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Publication numberUS7027325 B2
Publication typeGrant
Application numberUS 10/890,455
Publication dateApr 11, 2006
Filing dateJul 14, 2004
Priority dateMay 11, 2004
Fee statusPaid
Also published asCN1707689A, CN100468565C, US20050254294
Publication number10890455, 890455, US 7027325 B2, US 7027325B2, US-B2-7027325, US7027325 B2, US7027325B2
InventorsYoshihisa Iwata
Original AssigneeKabushiki Kaisha Toshiba
Export CitationBiBTeX, EndNote, RefMan
External Links: USPTO, USPTO Assignment, Espacenet
Magnetic random access memory
US 7027325 B2
Abstract
A magnetic random access memory according to examples of the present invention comprises a magneto resistive element MTJ, and current source circuits I1, I2 and I3 which give a bias current/voltage to the magneto resistive element MTJ when data in the magneto resistive element MTJ is read, wherein a value of the bias current/voltage changes depending on temperature without depending on a power supply potential.
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Claims(21)
1. A magnetic random access memory comprising:
a first magneto resistive element; and
a first current source circuit which gives a first electric bias to the first magneto resistive element when data in the first magneto resistive element is read,
wherein a value of the first electric bias changes depending on temperature without depending on a power supply potential.
2. The magnetic random access memory according to claim 1, further comprising:
a search circuit which searches for an optimum value of the first electric bias at a specific temperature, wherein the optimum value is a value at which a signal difference of signals respectively obtained from two magneto resistive elements in different states is maximized.
3. The magnetic random access memory according to claim 2, wherein
the search circuit is constituted of a potential generating circuit which outputs first and second clamp potentials having different values, and a signal difference comparing circuit which compares the signal difference when the first clamp potential is used with the signal difference when the second clamp potential is used, and the values of the first and second clamp potentials are decided on the basis of control signals.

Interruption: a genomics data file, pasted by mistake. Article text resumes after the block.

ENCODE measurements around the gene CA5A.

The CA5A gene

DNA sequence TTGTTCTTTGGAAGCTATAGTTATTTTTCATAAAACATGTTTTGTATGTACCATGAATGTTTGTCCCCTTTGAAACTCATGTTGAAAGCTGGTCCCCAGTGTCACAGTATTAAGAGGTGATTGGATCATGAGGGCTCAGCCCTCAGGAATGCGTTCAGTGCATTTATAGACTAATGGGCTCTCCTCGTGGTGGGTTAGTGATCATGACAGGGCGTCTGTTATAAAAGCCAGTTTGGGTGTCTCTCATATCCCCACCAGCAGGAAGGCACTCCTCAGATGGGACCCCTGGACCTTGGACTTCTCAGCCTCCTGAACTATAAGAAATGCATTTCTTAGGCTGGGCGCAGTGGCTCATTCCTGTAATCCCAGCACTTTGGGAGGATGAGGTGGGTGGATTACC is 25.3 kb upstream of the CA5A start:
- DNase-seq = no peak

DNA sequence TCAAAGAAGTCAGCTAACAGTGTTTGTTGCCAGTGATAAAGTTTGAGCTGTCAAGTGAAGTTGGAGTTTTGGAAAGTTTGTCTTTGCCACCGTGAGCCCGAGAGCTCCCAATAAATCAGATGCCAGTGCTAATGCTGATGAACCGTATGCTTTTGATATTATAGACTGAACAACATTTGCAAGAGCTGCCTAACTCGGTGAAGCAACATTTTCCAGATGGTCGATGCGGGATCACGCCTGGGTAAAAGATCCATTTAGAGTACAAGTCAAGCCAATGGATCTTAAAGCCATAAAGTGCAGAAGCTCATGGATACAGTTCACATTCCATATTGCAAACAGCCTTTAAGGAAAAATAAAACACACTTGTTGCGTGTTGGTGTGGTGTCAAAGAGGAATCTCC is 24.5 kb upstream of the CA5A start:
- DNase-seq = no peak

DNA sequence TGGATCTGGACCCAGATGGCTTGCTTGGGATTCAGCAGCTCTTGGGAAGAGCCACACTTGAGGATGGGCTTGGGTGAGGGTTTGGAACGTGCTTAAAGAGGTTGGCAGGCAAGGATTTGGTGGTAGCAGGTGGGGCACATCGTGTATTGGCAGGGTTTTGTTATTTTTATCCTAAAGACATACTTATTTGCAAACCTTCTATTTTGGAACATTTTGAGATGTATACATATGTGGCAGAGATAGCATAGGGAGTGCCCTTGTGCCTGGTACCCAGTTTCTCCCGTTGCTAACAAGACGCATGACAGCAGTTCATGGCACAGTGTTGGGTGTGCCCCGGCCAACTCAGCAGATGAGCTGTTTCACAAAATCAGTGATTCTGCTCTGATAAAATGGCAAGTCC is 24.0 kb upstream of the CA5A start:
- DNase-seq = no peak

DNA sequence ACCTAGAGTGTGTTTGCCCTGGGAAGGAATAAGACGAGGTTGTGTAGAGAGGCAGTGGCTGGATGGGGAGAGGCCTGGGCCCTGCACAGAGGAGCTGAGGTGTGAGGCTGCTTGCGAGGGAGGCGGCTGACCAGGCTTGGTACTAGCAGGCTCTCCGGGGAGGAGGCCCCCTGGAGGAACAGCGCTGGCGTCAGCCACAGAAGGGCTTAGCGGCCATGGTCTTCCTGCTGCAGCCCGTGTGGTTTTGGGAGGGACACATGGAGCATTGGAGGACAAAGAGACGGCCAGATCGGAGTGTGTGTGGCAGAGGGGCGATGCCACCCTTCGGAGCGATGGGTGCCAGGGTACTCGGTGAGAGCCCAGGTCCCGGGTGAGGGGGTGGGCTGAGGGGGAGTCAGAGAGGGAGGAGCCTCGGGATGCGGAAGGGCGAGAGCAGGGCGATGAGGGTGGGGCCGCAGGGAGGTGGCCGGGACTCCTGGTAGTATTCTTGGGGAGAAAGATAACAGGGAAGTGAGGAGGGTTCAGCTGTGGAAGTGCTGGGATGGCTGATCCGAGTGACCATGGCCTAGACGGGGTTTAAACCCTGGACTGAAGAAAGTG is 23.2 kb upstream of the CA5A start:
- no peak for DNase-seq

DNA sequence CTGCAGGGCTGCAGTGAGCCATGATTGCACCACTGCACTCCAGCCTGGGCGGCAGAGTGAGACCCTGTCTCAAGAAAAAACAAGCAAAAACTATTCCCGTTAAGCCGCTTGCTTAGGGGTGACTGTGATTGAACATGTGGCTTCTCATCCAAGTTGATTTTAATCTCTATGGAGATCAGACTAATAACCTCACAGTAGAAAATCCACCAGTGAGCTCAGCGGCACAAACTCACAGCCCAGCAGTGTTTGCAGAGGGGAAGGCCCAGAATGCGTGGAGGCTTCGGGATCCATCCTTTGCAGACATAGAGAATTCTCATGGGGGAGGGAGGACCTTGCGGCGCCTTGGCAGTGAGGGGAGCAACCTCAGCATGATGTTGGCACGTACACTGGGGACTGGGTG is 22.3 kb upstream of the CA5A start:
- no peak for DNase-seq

4. The magnetic random access memory according to claim 1, wherein
the value of the first electric bias is controlled so that a potential difference produced between both ends of the first magneto resistive element will be half of an MR ratio when “0” bias is applied to the first magneto resistive element.
5. The magnetic random access memory according to claim 4, wherein
the potential difference produced between both ends of the first magneto resistive element changes depending on temperature without depending on the power supply potential.
6. The magnetic random access memory according to claim 1, further comprising: a BGR circuit which gives a reference current to the first current source circuit, wherein a value of the reference current changes depending on temperature without depending on the power supply potential.
7. The magnetic random access memory according to claim 6, wherein
temperature dependency of the reference current is decided on the basis of the control signal.
8. The magnetic random access memory according to claim 6, wherein
temperature dependency of the reference current is different among a plurality of temperature ranges separated by at least one temperature point.
9. The magnetic random access memory according to claim 6, wherein
temperature dependency of the reference current is such that the value of the reference current decreases with a rise in temperature.
10. The magnetic random access memory according to claim 6, wherein